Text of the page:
Xavier Dolan Quotes

  1. We are all different human beings, and we all have different backgrounds, and we stem from different social strata. That is what defines how you hear people talk, how you want to quote them when you speak. We all have different fears and doubts and complexes and this is what shapes the way we see other people. Especially characters.
  2. Men are born privileged in the scale of things – I’m generalizing, but it’s true. Women have to define themselves in the eyes of men. They have to fight for their rights, especially in a society that will pretend that there is no fight or no battle, that it’s a cliche, that feminists are reactionary, all these things.
  3. Six years, I didn’t act. Then I wrote myself a role – I won prizes all over the world.
  4. I’ve been recording forever. I’m a watcher. I’m a stalker. I love everything about people. It’s always been a passion for me to observe.
  5. I got a part in a package of commercials for this big drugstore from the age of 6 to 10. For four years I shot those commercials, and old ladies would stop me on the street and grab my cheeks. That’s how it started.
  6. I have a strange relationship with influences because mine are mostly literary or painters or poets, who I’ll even quote. I don’t do tributes to cinema.
  7. I don’t find it hard to direct myself. I can easily think of me as a horrible performer or a good performer. I work with actors who cannot stand watching or looking at themselves, which is not my case. I can have an eye and perspective on whether I’m terrible or good enough for me.
  8. Music was the only voice of cinema for a very long time before we had sound; it’s organically linked to cinema itself.
  9. When I first got to Cannes, I was very insecure about everything, so I put on this extravagant facade. Can you blame me? I was 19.
  10. No one knows me in the States because the movies have been released in such an awkward, irregular fashion, all by different distributors. There is no continuity.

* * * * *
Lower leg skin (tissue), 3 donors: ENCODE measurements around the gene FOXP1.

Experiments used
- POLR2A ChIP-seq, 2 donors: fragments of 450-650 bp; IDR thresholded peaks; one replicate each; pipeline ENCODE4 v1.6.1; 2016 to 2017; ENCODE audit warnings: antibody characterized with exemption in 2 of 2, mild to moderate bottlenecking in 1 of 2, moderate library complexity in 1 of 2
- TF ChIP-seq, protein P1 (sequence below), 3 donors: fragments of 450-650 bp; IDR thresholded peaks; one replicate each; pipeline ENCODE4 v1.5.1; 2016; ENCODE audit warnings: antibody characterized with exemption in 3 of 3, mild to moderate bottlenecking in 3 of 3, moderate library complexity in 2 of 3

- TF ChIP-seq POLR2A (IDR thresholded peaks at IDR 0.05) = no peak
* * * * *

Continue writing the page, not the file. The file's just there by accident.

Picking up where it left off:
11. I feel like Adele is a diva. Not in the bad way. She is one of the greatest voices of this industry and of her own art. What she offers is so unique that she’s risen to such a status that very few artists can enjoy.
  12. I have struggles in screenwriting that lead me to a third act that’s always more or less efficiently wrapped up in a fourth act that’s trying to give closure to too many things.
  13. My extreme characters are in a state of rebellion or who are being ostracized or being misunderstood, or misfits or trying to fit in and fighting for their rights to love, live, and co-exist. They sort of mirror my own demons.
  14. It’s ludicrous to think people work for you: ‘a film by…’ doesn’t exist. Directed by, maybe, but it’s a film from a collective, a group of people whom you consult and seek your counsel and advice and vice versa, too.
  15. Homosexuality is like an inside baseball thing. It’s like a gag that people share; ‘How is your husband?’ But when it comes to bringing diversity to a broader audience, suddenly it’s a different road. It’s what we call ‘a risk.’ Isn’t it our responsibility to elevate the standards and change people’s perceptions?
  16. For me, ‘Mommy’ was about developing very humane characters that would be very credible and endearing and work onscreen.
  17. When I saw Bryan Singer’s ‘Usual Suspects,’ I knew how it was going to end because I’d seen ‘Scary Movie.’ Which is not the preferred order of things, but that’s how it is because my childhood was ‘Home Alone,’ ‘Matilda,’ ‘Batman Returns,’ ‘Jumanji,’ ‘Secret Garden,’ ‘Jack,’ ‘Mrs. Doubtfire,’ ‘Titanic.’ Only family films from the ’90s.
  18. It’s become a habit to make films where the father is absent. My father impresses me, but the father figure does not.
  19. My first language is French. I just love words so much, and in French it feels like I can say whatever I want however I want.
  20. A lot of directors say, ‘Do whatever you want, and I’ll just change it on set.’ But I love being involved in every part of production. It’s very exciting. It’s like an empire of creation: Everybody is working so hard to respect a vision and an idea, and it’s very weird and inspiring at the same time.
  21. I plough all my money into my next film, so I never actually have any money. It’s always invisible.